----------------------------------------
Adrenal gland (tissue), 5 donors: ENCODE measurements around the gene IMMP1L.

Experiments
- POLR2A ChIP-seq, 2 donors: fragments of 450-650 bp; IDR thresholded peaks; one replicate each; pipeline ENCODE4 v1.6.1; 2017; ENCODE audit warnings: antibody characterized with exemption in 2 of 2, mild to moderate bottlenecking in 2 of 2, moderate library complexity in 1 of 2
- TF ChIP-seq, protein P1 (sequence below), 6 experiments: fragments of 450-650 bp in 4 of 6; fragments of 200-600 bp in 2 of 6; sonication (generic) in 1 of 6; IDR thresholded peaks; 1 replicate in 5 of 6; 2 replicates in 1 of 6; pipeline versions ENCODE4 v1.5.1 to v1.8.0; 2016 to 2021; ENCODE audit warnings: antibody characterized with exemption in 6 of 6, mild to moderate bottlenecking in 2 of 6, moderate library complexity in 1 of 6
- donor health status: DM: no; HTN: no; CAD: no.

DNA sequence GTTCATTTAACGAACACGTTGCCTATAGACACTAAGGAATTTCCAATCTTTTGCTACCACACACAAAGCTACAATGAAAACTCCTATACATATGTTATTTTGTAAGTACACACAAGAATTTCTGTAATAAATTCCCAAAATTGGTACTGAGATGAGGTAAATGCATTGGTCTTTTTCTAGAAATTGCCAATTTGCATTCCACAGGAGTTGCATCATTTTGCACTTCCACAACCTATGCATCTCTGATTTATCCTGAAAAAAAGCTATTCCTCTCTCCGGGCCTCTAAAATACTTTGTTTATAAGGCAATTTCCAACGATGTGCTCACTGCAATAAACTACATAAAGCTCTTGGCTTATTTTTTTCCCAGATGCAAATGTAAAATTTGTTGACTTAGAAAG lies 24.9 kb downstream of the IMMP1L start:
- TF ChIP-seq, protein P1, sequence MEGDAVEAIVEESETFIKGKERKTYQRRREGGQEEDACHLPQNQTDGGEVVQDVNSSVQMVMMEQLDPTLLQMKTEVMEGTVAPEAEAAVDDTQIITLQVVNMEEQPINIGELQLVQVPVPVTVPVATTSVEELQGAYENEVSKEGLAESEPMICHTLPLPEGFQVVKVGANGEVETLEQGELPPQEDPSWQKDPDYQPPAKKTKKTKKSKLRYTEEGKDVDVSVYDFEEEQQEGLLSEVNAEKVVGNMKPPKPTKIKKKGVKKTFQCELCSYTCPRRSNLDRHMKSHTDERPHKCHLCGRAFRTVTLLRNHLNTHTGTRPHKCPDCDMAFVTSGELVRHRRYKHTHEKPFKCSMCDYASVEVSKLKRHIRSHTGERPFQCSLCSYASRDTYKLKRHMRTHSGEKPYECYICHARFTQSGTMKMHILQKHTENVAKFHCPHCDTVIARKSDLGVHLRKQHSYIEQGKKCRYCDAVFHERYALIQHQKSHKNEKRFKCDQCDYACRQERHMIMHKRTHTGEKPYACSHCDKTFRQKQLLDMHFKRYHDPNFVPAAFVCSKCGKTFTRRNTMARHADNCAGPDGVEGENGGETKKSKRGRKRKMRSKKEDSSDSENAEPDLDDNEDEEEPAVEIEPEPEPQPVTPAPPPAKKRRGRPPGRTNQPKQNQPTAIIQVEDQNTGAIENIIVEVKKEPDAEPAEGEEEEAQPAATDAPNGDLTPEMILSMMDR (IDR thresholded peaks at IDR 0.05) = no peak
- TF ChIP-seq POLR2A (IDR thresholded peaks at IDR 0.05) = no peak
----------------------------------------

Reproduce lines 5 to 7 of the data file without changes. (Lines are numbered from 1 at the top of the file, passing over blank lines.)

- donor health status: DM: no; HTN: no; CAD: no.

DNA sequence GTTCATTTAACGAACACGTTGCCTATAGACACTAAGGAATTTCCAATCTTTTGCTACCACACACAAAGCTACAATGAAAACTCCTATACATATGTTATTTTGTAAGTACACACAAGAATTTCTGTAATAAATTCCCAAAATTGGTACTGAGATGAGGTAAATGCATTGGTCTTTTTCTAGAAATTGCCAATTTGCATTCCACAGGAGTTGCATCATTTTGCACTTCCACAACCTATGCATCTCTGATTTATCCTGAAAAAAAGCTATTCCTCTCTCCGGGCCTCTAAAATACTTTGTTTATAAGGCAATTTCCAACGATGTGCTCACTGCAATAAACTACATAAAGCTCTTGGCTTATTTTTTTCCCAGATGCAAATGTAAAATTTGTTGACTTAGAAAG lies 24.9 kb downstream of the IMMP1L start:
- TF ChIP-seq, protein P1, sequence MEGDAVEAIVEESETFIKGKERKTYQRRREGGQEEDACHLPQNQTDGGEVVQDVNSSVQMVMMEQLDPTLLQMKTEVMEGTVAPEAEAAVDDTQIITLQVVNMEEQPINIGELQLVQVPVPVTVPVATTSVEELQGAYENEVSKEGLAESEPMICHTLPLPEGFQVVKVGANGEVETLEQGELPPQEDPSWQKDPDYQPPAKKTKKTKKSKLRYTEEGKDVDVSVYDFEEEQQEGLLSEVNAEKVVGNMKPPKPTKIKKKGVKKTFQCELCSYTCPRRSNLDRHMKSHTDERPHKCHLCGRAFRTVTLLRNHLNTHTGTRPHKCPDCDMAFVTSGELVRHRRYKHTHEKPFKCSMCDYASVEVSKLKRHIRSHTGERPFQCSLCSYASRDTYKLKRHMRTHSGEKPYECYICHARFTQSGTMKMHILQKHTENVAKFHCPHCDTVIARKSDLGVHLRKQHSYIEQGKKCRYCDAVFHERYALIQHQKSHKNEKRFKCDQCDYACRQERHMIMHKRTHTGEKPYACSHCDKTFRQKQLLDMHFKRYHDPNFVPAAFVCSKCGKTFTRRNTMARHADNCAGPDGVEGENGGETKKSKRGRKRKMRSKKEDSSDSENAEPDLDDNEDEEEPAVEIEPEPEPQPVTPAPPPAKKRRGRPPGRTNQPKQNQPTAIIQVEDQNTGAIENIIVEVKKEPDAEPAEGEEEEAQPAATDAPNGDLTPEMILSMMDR (IDR thresholded peaks at IDR 0.05) = no peak